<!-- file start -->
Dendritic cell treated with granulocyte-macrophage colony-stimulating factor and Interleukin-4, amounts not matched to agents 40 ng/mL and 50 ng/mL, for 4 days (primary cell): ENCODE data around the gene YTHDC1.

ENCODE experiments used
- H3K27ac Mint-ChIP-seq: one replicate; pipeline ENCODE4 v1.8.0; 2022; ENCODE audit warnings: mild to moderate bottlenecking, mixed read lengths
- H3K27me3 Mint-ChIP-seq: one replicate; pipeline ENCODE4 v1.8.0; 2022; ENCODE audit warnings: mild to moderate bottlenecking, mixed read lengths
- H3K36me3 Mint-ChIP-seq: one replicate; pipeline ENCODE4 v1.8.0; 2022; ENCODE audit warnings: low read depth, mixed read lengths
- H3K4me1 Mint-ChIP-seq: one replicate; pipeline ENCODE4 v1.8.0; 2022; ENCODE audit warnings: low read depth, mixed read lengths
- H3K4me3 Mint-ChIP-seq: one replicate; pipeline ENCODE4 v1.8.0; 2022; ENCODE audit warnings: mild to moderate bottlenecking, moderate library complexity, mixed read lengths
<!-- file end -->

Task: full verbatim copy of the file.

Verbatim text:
Dendritic cell treated with granulocyte-macrophage colony-stimulating factor and Interleukin-4, amounts not matched to agents 40 ng/mL and 50 ng/mL, for 4 days (primary cell): ENCODE data around the gene YTHDC1.

ENCODE experiments used
- H3K27ac Mint-ChIP-seq: one replicate; pipeline ENCODE4 v1.8.0; 2022; ENCODE audit warnings: mild to moderate bottlenecking, mixed read lengths
- H3K27me3 Mint-ChIP-seq: one replicate; pipeline ENCODE4 v1.8.0; 2022; ENCODE audit warnings: mild to moderate bottlenecking, mixed read lengths
- H3K36me3 Mint-ChIP-seq: one replicate; pipeline ENCODE4 v1.8.0; 2022; ENCODE audit warnings: low read depth, mixed read lengths
- H3K4me1 Mint-ChIP-seq: one replicate; pipeline ENCODE4 v1.8.0; 2022; ENCODE audit warnings: low read depth, mixed read lengths
- H3K4me3 Mint-ChIP-seq: one replicate; pipeline ENCODE4 v1.8.0; 2022; ENCODE audit warnings: mild to moderate bottlenecking, moderate library complexity, mixed read lengths